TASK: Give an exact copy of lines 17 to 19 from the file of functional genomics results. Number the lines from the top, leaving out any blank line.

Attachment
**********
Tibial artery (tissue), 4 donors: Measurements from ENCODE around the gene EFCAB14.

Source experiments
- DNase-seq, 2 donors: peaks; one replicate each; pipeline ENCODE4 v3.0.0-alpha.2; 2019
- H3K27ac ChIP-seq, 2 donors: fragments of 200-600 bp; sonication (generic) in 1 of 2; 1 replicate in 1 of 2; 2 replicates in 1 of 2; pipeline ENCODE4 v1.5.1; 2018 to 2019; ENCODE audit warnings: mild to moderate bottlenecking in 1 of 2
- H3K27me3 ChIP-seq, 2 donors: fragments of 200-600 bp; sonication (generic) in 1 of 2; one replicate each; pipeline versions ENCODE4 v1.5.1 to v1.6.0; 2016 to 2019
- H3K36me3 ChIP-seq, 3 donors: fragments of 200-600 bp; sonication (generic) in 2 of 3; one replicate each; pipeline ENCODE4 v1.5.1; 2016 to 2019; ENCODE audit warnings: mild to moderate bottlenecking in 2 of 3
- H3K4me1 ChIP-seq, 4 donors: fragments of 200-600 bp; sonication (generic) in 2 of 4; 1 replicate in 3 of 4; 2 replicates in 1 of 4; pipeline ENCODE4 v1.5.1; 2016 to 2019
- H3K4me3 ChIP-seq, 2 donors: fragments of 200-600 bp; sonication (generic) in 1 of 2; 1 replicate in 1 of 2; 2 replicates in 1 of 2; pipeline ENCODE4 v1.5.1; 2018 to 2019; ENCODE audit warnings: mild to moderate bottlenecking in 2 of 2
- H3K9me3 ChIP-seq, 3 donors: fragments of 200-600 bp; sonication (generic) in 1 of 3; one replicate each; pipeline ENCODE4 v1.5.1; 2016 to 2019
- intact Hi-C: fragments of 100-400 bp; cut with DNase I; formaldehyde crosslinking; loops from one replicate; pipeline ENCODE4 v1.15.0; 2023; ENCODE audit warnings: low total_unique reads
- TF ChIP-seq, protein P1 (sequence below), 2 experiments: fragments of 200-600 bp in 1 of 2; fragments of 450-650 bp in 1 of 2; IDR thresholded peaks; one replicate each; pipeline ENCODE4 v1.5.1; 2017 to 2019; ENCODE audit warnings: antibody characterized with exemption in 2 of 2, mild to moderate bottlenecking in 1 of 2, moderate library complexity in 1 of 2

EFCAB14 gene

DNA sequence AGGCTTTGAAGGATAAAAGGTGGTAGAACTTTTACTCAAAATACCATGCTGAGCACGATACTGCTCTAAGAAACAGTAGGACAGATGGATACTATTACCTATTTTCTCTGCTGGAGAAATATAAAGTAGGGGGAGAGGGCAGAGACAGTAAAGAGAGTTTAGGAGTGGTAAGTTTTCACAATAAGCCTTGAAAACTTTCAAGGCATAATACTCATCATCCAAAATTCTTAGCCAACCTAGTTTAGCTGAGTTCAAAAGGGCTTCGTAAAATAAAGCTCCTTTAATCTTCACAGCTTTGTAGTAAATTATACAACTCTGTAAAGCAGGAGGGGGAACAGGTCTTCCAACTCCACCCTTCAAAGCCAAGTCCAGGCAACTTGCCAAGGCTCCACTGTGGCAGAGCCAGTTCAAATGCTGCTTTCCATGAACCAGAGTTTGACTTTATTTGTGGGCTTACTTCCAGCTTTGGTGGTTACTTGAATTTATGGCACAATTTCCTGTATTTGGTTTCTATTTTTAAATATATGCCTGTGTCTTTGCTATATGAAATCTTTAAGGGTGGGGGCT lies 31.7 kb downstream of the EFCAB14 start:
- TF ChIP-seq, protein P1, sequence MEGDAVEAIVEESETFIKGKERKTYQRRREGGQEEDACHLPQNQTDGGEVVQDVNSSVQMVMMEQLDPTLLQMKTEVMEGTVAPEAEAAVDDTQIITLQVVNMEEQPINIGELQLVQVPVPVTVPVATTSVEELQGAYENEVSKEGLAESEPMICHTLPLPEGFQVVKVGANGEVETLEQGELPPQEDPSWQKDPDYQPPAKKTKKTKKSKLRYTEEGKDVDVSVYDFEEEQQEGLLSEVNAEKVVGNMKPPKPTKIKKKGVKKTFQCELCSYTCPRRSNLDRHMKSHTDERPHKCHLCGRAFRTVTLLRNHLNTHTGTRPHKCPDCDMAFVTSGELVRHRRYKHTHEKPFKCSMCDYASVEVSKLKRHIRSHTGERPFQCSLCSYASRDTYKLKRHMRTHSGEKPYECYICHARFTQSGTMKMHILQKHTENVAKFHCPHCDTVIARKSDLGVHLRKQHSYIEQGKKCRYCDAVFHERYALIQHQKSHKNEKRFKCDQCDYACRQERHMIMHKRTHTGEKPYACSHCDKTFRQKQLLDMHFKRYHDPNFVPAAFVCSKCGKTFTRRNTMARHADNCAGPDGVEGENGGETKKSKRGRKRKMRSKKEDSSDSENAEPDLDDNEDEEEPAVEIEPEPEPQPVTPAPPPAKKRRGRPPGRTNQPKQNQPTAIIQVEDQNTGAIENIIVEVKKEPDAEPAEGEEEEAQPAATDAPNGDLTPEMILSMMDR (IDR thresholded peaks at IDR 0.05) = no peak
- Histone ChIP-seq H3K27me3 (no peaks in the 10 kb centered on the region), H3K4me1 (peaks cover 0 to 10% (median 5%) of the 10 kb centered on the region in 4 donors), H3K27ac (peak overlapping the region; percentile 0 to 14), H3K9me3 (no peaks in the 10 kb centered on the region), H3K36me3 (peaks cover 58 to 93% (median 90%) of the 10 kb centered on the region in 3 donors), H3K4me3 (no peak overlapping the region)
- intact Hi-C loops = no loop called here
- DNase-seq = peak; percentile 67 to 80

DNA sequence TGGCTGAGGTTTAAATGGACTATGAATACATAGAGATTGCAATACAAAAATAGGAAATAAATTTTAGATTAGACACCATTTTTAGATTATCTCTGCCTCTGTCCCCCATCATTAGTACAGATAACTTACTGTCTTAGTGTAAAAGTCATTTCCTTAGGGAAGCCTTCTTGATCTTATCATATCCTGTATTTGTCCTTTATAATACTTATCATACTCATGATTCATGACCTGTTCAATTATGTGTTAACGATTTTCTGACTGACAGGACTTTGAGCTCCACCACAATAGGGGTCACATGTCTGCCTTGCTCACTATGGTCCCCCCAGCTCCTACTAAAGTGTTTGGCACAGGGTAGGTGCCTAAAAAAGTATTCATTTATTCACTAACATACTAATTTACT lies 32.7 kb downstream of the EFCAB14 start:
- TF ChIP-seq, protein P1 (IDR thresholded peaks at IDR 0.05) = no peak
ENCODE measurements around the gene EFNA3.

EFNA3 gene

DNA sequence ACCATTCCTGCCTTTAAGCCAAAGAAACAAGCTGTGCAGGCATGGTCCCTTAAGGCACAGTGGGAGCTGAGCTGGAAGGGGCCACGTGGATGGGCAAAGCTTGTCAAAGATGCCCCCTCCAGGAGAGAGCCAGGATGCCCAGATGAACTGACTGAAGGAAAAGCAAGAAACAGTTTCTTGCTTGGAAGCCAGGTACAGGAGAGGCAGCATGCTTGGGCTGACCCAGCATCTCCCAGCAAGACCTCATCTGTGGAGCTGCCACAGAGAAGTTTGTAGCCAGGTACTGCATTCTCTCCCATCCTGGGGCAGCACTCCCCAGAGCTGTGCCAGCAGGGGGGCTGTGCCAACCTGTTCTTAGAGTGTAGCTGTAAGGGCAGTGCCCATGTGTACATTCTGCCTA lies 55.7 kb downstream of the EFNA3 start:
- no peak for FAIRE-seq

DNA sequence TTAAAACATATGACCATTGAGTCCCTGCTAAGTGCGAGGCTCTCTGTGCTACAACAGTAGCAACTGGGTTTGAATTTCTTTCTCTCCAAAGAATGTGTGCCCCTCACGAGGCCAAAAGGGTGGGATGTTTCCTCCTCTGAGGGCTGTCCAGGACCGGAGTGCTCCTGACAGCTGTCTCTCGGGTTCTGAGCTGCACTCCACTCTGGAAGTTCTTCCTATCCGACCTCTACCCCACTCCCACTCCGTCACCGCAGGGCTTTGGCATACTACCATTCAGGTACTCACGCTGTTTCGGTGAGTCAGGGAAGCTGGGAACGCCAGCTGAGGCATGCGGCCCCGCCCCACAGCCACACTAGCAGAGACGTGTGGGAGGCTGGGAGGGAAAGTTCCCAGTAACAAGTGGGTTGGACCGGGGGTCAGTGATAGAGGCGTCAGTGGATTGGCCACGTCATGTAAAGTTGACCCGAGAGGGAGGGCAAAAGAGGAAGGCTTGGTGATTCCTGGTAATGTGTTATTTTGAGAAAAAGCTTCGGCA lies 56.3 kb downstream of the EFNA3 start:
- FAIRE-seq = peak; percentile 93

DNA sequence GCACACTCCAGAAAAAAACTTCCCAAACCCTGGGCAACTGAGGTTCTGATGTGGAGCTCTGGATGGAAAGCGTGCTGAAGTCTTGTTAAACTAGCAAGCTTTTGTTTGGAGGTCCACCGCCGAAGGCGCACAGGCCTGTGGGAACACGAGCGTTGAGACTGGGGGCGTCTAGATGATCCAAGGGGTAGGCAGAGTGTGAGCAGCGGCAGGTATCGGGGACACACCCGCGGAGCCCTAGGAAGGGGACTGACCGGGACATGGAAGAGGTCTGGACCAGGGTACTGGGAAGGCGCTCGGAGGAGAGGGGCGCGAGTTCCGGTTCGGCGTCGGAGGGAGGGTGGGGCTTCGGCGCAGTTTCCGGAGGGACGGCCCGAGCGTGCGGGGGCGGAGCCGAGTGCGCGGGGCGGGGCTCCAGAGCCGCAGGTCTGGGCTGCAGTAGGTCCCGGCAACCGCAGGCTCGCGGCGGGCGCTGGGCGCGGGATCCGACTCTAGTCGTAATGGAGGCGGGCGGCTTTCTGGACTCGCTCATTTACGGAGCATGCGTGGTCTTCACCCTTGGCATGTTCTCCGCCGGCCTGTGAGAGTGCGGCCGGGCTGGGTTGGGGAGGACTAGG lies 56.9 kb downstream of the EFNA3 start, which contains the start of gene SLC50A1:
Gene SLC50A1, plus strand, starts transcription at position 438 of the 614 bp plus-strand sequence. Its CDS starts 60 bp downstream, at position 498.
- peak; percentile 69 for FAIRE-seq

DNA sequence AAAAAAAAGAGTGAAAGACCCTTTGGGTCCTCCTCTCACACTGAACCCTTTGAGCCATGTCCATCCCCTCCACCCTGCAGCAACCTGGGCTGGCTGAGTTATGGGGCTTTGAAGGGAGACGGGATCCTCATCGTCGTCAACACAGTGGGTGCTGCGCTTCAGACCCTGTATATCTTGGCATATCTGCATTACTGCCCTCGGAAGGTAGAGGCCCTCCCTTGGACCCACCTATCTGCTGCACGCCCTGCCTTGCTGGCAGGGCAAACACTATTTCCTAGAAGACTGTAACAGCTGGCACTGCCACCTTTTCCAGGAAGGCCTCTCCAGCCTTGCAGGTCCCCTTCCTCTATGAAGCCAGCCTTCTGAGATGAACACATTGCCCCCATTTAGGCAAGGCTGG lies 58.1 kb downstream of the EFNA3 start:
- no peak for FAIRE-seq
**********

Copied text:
- DNase-seq = peak; percentile 67 to 80

DNA sequence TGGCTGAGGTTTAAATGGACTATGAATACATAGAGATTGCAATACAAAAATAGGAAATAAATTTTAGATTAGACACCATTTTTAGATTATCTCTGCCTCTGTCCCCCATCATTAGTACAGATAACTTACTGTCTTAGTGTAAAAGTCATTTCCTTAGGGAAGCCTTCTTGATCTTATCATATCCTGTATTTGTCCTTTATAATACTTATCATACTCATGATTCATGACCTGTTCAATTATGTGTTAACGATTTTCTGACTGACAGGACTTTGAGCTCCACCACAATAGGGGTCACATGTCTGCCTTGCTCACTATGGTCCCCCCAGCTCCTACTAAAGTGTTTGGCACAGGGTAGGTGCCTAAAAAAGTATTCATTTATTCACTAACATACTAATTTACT lies 32.7 kb downstream of the EFCAB14 start:
- TF ChIP-seq, protein P1 (IDR thresholded peaks at IDR 0.05) = no peak